How Much Is Typically Taken Out of a Paycheck for Taxes?

by William Adkins ; Updated July 27, 2017

The federal taxes taken out of your paycheck are calculated based on formulas provided by the Internal Revenue Service. The same is true of state income tax if your state levies one. There isn’t a set amount of tax deducted from a paycheck, because every person's situation is different. The amount of payroll taxes you pay depends on how much you make, your filing status and how many withholding allowances you claim.

Social Security/Medicare

Social Security and Medicare are flat taxes, meaning a specific percentage is taken out of your paycheck. For Medicare in 2011, the rate is 1.45 percent of your gross income. The Social Security tax has an income cap that is adjusted yearly. For example, in 2011 the cap was $106,800. Once you earn that much, your employer stops deducting additional Social Security tax. The usual rate for Social Security tax is 6.2 percent. However, for the 2011 tax year it was lowered to 4.2 percent as part of efforts to stimulate the economy.

Federal Taxable Income

Before you can calculate how much federal income tax is taken out of a paycheck, you have to determine how much of your pay is subject to income tax. That depends largely on how many withholding allowances you claim. One withholding allowance equals $3,700 per year (for 2011). You divide this amount by the number of pay periods per year. For example, if you are paid weekly, you would divide $3,700 by 52 for a weekly withholding allowance of $71.15. Multiply this figure by the number of withholding allowances claimed. Subtract the total from your gross pay. You also may need to subtract some other items, such as contributions to a retirement plan that are tax-deductible.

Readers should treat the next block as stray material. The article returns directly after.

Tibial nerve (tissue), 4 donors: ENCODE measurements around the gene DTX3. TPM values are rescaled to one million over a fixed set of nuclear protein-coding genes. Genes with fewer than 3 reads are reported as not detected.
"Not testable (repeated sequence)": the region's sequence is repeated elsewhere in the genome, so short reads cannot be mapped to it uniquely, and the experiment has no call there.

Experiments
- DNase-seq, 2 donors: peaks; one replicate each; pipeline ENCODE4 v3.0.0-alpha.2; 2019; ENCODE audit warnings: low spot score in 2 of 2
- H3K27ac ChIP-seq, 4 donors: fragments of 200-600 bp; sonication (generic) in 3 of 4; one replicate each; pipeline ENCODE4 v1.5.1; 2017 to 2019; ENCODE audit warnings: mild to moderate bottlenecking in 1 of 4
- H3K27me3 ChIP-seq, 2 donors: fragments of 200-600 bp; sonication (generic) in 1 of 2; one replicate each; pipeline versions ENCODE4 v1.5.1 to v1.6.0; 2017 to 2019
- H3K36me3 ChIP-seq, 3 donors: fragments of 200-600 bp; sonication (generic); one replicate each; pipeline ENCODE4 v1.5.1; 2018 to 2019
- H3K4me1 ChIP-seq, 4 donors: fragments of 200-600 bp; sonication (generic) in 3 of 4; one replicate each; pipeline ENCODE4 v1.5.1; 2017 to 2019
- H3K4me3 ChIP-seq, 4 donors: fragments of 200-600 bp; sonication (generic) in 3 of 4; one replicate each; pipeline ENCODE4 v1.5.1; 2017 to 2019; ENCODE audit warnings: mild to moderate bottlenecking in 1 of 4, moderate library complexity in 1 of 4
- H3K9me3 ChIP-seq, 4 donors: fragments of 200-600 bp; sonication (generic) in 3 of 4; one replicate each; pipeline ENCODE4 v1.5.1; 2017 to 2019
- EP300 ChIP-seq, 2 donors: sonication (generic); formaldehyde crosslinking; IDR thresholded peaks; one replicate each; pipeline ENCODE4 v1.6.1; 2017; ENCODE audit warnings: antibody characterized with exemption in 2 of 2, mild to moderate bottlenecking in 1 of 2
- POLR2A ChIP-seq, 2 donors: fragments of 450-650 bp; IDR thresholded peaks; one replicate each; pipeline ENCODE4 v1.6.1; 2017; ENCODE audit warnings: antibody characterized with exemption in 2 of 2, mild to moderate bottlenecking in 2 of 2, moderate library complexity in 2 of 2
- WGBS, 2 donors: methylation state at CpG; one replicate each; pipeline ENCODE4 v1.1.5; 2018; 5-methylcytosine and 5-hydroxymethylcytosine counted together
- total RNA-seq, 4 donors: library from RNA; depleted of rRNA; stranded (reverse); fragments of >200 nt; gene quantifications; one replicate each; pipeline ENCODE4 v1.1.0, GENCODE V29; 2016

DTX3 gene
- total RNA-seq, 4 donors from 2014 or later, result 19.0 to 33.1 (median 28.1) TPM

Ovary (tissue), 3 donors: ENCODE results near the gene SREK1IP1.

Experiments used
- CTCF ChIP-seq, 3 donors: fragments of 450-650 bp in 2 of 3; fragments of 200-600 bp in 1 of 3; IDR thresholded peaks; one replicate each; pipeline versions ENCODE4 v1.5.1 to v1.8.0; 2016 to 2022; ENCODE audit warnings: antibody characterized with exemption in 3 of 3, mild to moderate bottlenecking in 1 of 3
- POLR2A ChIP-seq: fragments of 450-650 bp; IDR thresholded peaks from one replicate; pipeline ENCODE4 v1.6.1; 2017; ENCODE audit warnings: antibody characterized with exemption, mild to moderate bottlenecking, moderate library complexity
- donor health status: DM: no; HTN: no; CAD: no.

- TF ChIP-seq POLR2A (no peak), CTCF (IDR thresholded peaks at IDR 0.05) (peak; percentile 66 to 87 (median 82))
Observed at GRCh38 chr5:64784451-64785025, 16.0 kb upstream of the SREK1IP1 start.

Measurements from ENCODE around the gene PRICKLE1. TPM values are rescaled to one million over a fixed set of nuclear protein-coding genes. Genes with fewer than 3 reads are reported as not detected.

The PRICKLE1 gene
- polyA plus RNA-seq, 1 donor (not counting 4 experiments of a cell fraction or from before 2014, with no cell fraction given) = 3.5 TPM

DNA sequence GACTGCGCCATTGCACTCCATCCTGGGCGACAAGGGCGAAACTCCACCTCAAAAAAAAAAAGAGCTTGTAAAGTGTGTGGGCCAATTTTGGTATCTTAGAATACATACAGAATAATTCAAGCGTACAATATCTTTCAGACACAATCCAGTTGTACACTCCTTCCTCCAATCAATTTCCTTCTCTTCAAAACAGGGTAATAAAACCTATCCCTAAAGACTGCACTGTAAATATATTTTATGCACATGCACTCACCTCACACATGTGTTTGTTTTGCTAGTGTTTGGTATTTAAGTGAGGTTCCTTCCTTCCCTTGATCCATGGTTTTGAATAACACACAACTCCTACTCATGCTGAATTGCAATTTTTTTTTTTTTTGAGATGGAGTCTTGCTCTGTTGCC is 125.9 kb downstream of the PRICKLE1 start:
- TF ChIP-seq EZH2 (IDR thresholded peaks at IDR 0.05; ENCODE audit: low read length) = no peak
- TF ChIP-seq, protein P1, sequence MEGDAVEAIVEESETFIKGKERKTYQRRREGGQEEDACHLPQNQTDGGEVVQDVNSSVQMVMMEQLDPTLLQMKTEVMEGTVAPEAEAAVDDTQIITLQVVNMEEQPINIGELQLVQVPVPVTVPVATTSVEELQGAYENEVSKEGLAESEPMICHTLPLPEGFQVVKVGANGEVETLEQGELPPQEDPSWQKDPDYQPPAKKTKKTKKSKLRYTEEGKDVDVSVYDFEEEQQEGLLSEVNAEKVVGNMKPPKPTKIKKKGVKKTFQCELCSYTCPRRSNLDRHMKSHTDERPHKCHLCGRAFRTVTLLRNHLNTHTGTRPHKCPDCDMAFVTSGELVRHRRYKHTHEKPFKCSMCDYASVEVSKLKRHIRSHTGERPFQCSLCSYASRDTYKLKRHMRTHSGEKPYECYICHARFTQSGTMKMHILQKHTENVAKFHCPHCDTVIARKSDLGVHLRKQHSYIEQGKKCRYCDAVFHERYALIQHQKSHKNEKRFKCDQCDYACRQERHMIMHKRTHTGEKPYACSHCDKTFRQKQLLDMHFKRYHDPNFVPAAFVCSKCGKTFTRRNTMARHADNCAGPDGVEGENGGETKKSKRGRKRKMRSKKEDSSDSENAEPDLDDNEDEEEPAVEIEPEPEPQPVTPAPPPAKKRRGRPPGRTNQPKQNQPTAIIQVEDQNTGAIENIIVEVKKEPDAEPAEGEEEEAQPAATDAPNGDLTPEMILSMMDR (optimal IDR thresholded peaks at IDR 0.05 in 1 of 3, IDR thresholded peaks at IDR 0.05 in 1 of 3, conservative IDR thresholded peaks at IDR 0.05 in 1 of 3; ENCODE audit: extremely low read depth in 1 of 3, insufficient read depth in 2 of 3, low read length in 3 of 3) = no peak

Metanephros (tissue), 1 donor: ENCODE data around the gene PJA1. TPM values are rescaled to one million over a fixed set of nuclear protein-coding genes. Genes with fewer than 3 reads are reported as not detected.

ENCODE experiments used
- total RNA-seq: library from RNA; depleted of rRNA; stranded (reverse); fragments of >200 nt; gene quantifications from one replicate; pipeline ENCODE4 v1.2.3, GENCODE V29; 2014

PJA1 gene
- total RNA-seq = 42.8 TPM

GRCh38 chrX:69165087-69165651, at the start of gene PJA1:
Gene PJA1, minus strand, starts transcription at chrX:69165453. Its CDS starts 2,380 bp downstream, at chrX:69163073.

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Federal Income Tax

Once you know how much of your pay is subject to federal income tax, you must use the tax tables for the current year to calculate the amount of the tax. Federal income tax is progressive, meaning that, as your income increases, the percentage of tax gets higher. For example, suppose you are married, paid weekly and your taxable earnings are $1,000. The tax on the first $152 is zero. You pay 10 percent of the amount from $152 to $479 ($32.70) plus 15 percent of the amount from $479 to $1,000 ($78.15) for total federal income tax of $110.85. The federal income tax rate continues to rise as your earnings go up until it reaches a maximum rate of 35 percent.

State and Local

Most states and some municipalities levy income taxes. Each of these governments has its own formula for calculating how much payroll tax to deduct from your paycheck. To find out how any state or local income taxes are calculated, contact the state or municipal department of revenue or taxation where you work.

About the Author

Based in Atlanta, Georgia, W D Adkins has been writing professionally since 2008. He writes about business, personal finance and careers. Adkins holds master's degrees in history and sociology from Georgia State University. He became a member of the Society of Professional Journalists in 2009.

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